During the past couple weeks I have been slowly bringing www.failsafer.com to a temporary halt. The whole process is not over yet, but although this halt isn’t meant to be permanent. Fail Safer have been a great entrepreneurial and technological experience in my life, and it pains me to not have the time I wish I could have to get past the beta phase and actually launch and market it. Even though it was a beta release, Fail Safer was already fully functional and it was crawling the web for new websites and monitoring them actively with an astonishing accuracy and performance with an incredibly small amount of servers. With a shoestring budget and developing it on my own in my spare time, it managed to keep up with more than 39 thousand websites in different countries and languages, monitoring all of them every minute and making smart decisions on whether a site has come off-line, whether it is having issues (returning any range of 500 errors of behaving in unexpected ways), and adequately changing the status in the site’s status page and keeping an accurate history of the ups and downs of all of those sites. All of that using economy hosting services in various locations around the world for monitoring, and cheap digital ocean boxes for main servers. It may sound easy, but there is nothing of such when you’re monitoring dozens of thousands of websites every minute and need to make smart decisions about their status and accurately keep track of their health. The biggest part of the work was actually dedicated to overcoming this challenge in a smart and efficient way. Timing has not being a good partner in this business, though. Right after I began unrolling its beta, I started conversations with my current partner and some investors to start a studio company to create startups, in which the first project was actually going to be one of the side projects I’ve been developing with my partner for a while now. I left the service running and doing its job, while I periodically monitored its performance and stats. It came to a point, though, where it is clear to me that it will take a while until I can come back to this project and give it what it will take to properly launch it and make it successful. And that is why I decided to bring it to a halt for now.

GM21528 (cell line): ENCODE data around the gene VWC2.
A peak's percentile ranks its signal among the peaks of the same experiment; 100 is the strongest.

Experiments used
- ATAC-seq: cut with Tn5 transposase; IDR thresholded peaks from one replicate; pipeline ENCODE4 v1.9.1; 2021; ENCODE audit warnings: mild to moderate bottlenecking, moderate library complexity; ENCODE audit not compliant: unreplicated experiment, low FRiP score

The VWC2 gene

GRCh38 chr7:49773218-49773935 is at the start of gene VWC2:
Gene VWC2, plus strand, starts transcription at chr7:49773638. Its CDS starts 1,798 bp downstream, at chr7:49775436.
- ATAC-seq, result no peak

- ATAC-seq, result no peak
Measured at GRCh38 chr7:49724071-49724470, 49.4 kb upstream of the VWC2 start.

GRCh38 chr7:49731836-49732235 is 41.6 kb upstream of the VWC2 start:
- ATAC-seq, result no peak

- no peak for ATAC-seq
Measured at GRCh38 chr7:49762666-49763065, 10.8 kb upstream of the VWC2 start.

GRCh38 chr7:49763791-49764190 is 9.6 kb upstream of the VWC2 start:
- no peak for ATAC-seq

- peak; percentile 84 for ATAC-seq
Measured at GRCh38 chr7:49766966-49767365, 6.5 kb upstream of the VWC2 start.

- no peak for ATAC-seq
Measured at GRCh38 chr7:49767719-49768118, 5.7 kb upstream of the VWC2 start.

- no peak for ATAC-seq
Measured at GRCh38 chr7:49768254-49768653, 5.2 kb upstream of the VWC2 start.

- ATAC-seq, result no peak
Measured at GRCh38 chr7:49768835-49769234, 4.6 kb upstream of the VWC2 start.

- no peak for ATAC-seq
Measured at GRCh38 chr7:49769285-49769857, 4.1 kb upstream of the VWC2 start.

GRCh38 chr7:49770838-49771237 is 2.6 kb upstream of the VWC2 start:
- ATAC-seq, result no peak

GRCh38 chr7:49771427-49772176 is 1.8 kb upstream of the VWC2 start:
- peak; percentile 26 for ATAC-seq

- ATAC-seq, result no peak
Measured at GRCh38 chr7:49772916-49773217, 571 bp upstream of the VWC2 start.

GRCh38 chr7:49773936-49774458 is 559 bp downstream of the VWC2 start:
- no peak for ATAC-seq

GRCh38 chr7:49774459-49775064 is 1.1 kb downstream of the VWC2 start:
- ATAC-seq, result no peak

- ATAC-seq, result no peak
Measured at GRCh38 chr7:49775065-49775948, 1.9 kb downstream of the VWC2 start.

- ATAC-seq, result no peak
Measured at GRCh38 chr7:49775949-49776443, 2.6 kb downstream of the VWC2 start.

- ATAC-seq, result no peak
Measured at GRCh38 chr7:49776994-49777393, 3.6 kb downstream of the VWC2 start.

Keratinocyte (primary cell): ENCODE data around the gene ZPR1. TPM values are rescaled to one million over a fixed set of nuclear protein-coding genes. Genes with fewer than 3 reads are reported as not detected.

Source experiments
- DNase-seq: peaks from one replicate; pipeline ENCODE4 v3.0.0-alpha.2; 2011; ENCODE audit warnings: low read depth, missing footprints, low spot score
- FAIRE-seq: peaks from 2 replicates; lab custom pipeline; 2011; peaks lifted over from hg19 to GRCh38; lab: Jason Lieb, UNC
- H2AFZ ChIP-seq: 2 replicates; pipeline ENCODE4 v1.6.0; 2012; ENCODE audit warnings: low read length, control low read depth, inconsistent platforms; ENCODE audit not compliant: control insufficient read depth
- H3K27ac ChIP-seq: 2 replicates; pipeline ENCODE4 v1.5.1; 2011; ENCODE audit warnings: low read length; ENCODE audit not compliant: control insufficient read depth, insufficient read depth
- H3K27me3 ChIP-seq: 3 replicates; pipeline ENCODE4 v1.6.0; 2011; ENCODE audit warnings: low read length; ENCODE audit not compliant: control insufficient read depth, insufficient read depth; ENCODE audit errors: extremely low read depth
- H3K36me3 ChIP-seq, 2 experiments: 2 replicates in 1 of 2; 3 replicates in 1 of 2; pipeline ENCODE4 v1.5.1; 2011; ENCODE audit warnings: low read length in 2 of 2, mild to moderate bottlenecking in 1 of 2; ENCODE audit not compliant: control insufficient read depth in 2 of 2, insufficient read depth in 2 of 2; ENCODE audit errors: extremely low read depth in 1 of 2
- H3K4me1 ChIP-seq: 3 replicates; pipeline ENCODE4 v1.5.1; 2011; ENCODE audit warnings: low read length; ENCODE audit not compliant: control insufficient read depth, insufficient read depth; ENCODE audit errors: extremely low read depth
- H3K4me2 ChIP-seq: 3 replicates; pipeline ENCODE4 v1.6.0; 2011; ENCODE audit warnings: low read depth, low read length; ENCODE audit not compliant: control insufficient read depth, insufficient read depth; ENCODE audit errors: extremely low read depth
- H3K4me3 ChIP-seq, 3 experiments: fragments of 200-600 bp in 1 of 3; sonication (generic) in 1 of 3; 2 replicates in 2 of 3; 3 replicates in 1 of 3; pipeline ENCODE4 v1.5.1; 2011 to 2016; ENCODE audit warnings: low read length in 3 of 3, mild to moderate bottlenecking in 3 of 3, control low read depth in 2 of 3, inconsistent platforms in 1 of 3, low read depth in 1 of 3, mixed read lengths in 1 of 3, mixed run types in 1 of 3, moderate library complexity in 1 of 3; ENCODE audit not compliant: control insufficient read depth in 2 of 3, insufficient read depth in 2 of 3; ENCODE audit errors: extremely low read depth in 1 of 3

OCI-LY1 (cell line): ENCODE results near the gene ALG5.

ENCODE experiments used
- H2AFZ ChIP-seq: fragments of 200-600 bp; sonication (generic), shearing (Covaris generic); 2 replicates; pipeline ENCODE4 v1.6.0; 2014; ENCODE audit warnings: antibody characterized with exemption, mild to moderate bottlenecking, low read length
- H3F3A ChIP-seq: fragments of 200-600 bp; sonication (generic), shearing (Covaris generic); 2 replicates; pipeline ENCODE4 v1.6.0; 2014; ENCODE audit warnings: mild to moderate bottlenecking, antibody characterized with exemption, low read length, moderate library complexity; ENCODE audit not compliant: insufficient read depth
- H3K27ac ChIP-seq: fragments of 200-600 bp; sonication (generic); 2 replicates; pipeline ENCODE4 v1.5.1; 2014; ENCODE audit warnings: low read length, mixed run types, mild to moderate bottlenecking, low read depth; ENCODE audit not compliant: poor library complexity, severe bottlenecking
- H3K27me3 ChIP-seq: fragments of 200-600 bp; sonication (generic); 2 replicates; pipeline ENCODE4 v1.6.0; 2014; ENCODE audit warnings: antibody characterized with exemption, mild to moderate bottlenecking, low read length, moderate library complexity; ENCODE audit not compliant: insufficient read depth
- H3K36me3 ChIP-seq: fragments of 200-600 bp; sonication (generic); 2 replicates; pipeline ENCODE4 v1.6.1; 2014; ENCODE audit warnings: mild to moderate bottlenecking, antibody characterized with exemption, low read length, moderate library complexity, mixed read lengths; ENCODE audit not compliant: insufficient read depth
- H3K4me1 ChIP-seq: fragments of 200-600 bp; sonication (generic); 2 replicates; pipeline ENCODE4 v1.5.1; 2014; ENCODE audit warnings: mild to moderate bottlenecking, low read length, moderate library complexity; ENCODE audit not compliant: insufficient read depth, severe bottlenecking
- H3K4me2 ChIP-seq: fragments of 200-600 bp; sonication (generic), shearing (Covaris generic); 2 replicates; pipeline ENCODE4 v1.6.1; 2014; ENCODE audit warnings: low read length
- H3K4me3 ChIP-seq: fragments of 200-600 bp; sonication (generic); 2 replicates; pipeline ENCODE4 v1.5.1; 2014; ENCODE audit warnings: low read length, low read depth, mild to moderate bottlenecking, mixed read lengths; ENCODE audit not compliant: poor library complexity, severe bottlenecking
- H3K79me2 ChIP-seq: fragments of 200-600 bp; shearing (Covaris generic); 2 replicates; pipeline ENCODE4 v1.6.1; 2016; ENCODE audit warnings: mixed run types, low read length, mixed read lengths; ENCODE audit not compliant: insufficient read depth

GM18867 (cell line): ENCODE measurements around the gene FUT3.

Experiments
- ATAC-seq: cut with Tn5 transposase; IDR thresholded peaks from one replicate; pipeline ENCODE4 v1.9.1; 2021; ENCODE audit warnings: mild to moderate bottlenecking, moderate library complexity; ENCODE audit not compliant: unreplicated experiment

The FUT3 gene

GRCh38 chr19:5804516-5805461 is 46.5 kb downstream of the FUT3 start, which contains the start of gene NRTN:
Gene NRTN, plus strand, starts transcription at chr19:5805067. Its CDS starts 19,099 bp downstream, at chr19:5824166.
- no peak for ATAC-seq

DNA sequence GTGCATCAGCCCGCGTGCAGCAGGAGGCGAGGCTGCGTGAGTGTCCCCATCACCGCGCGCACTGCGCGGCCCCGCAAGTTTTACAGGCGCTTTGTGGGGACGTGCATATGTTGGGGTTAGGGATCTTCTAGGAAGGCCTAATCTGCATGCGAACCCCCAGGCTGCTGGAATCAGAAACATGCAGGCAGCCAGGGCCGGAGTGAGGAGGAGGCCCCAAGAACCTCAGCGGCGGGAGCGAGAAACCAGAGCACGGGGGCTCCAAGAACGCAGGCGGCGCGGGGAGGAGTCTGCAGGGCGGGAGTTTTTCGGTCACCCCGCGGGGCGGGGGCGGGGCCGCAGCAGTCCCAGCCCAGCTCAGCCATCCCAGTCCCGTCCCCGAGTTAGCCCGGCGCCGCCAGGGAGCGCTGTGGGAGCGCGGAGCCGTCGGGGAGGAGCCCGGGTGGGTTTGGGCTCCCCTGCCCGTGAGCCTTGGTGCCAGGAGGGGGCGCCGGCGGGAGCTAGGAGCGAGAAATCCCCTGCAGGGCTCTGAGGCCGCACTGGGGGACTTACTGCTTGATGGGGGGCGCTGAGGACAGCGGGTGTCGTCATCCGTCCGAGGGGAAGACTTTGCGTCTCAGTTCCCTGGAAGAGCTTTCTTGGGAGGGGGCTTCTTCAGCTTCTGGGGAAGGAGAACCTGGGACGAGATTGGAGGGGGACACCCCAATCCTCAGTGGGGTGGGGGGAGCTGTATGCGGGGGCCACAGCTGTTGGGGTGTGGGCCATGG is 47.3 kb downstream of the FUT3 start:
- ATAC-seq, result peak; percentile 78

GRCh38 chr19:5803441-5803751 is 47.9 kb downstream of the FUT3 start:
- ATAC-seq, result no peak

Even though Fail Safer is yet to be endowed with marketing and be properly introduced to the world, it was a real incorporated company since the beginning, with bank accounts, EIN, payment processing merchant account, and even a toll free phone number! Going through the process of establishing a company here in the US for the first time (I’ve done so before once in Brazil), and getting the system ready for launch was a very enlightening experience.
Another critical lesson is that time is money, and vice-versa.
When you have enough time, you can save up a lot of money. When you don’t, you need money to compensate for the lack of time. Since time was the most accessible currency I had during the time I was developing Fail Safer, I took the longer route and used my spare time to move it forward the best I could. That took me longer than I wish, but kept my endeavor within budget. Having a ton of money isn’t always the answer, though. Even if I had an unlimited resource of cash there is no assurance that all the money I would have poured in for a fast result would have ever be returned. An entrepreneur needs to find the balance between time and money. You don’t want to pour a lot of money to test the water and compromise your ROI, but you also don’t want to be working on it for so long that the time you get to test the water, the market is already different from when you started.
Get your ducks in a row before you start developing, and most importantly before you launch.